It’s generally a mark of good writing when a writer is able to render something compelling, even intimate, despite nothing actually happening plot-wise. Nathalie Leger’s contemplative “Barbara, Wanda” in the the Fall 2016 Paris Review is a testament to this kind of understatement.
The piece opens with a procession of dreamy imagery, almost overly so, almost enough to put you off, until you realize what you’re reading is a description of a movie the writer is watching.
We are inside the house now; we see the meagerly furnished rooms, things left lying about, an old woman sitting in the back holding a rosary, her face yellow in the pale, streaky light, gaze fixed on something that disappeared long ago. We pan back a little; a child is running around her. We pan back farther and see a woman from behind, she’s wearing a nightdress, her disheveled hair is pinned up, her weary shoulders droop … we think this must be her, this must be the heroine.
The movie “Wanda” was starred in and directed by the actress Barbara Loden, a ripped-from-the-headlines film inspired by the true story of a woman who was meant to drive the getaway car of a botched bank robbery and, upon her sentencing, thanked the judge. Intrigued by the theme of imprisonment as relief, Leger was attempting to write about Barbara and her project, transitioning from scenes in the movie to pondering Barbara’s life to writing about herself and her mother. The scenes in her own life keep that same dreaminess of the movies scenes, yet still manages to read as grounded, substantive.
So what’s the story about? my mother had inquired. She was pretending to be interested just to be nice, but she didn’t care. She really wanted to go back to ordinary stories of ordinary lives, gossip, things she knew and cared about—a dead cousin, an ailing female friend, a sickly child; and no sooner had she asked the question than my mind went blank, a fog set in, I felt a sudden unfamiliarity with the subject: everything that had been clear and obvious suddenly seemed completely inconsequential, lost in the awful echo chamber of background noise as she absentmindedly scraped her spoon around the bottom of her almost empty coffee cup, waiting for me to begin. It’s the story of a woman who is alone. Ah. The story of a woman. Yes? The story of a woman who has lost something important but doesn’t know exactly what, her children, her husband, her life, something else perhaps but we don’t know what, a woman who leaves her husband, her children, who breaks it off—but without violence, without having thought about it, without even wanting to break it off. And? And nothing. Nothing happens? Not really.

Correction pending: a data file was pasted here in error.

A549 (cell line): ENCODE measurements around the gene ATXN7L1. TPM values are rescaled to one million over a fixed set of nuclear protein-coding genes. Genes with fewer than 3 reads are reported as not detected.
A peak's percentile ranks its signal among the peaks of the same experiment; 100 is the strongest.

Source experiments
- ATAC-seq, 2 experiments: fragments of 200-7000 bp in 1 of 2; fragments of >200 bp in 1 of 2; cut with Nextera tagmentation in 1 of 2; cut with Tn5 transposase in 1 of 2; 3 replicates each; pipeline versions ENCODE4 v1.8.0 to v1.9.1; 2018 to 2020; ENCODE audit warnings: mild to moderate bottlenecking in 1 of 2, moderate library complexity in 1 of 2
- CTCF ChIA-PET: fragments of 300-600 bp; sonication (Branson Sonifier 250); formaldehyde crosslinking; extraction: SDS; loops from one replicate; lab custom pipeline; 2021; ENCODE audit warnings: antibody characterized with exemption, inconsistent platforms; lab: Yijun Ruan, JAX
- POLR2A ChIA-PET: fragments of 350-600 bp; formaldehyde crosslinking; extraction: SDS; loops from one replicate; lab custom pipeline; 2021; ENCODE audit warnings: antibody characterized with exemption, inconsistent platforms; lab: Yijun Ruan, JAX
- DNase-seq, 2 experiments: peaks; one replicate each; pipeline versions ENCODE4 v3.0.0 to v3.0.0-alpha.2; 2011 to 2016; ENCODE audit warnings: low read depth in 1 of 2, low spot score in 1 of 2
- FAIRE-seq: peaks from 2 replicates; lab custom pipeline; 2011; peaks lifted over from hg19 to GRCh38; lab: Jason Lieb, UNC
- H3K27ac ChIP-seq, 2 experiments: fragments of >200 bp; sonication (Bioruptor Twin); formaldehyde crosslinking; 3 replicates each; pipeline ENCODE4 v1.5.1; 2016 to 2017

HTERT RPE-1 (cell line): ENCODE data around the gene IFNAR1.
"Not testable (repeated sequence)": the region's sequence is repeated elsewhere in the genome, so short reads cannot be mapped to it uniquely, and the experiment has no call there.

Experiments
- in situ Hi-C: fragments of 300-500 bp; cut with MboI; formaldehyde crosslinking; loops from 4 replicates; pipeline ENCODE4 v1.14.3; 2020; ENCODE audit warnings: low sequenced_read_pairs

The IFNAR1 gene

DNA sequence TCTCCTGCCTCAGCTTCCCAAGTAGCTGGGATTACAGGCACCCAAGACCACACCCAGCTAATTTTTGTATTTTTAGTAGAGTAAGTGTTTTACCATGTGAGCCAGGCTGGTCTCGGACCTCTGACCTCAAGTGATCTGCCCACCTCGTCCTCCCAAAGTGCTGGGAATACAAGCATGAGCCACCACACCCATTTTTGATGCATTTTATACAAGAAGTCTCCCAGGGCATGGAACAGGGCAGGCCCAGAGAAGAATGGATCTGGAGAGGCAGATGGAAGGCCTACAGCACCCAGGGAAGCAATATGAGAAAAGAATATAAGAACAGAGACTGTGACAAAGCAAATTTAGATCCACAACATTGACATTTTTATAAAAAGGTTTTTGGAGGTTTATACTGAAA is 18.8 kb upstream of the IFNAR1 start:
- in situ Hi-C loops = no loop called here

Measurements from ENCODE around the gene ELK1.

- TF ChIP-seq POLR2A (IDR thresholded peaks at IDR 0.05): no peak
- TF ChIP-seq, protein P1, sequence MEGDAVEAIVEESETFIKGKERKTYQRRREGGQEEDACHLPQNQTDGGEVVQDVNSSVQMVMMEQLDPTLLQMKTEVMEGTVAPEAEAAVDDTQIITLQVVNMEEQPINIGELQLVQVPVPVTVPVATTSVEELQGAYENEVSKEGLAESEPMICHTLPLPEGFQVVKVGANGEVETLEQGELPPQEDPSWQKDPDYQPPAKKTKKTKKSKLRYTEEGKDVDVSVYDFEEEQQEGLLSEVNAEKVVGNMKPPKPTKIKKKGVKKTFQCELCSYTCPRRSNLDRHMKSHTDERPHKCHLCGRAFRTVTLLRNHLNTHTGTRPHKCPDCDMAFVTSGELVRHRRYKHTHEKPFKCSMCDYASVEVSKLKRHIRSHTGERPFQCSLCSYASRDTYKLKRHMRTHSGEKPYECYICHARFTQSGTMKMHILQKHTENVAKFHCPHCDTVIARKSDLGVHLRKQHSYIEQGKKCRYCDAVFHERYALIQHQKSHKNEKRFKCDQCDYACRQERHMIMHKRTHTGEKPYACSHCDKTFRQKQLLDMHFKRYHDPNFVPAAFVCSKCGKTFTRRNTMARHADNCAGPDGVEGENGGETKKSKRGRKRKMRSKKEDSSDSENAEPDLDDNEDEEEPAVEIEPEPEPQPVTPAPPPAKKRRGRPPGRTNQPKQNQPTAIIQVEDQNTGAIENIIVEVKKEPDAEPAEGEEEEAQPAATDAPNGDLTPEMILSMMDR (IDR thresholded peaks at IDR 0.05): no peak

How to describe Barbara, a woman Leger studied exhaustively but nevertheless didn’t know? She drifts between historical descriptions of other notable women delivered by people at various peripheries of their own lives. She ponders descriptions of Barbara that also stand in for many women—“To defend herself she smiles a lot”—and explores her own perplexion at how difficult it was to write what appeared to be a simple story.
You’d think explicating how Leger is plumbing her own life, and that of her mother, through Barbara and “Wanda” wouldn’t be a good idea, that the dreaminess and decision to rely heavily on imagery and description would be ruined by something as blunt as a thesis statement; it would seem almost gauche. But that’s exactly what Leger does, and yet with a soft and deft enough hand that it almost slips past you without noticing:
I felt like I was managing a huge building site, from which I was going to excavate a miniature model of modernity, reduced to its simplest, most complex form: a woman telling her own story through that of another woman.
Leger is using Barbara to tell her story; Barbara was using “Wanda,” the woman from the newspaper story. She and her mother are using the people in their respective lives. They’re using each other. Nothing is really happening, and yet it is affecting and important. Leger is able to keep a level of reserve while still being intimate, and to make the layers of the piece seem complementary, rather than gimmicky or confusing.
Wanda is taking refuge in the descriptions of what she sees: a plain dress with opaque tights, a double-breasted check suit, a blonde fringe, a price tag, each detail more charged in substance and meaning than she is (what a joy to find your life vindicated at last by the detailed and endless enumeration of everything that passes in front of your eyes) … She goes into a cinema to watch a movie at random. She craves darkness, a love story, some miracle to bear her away. She falls asleep.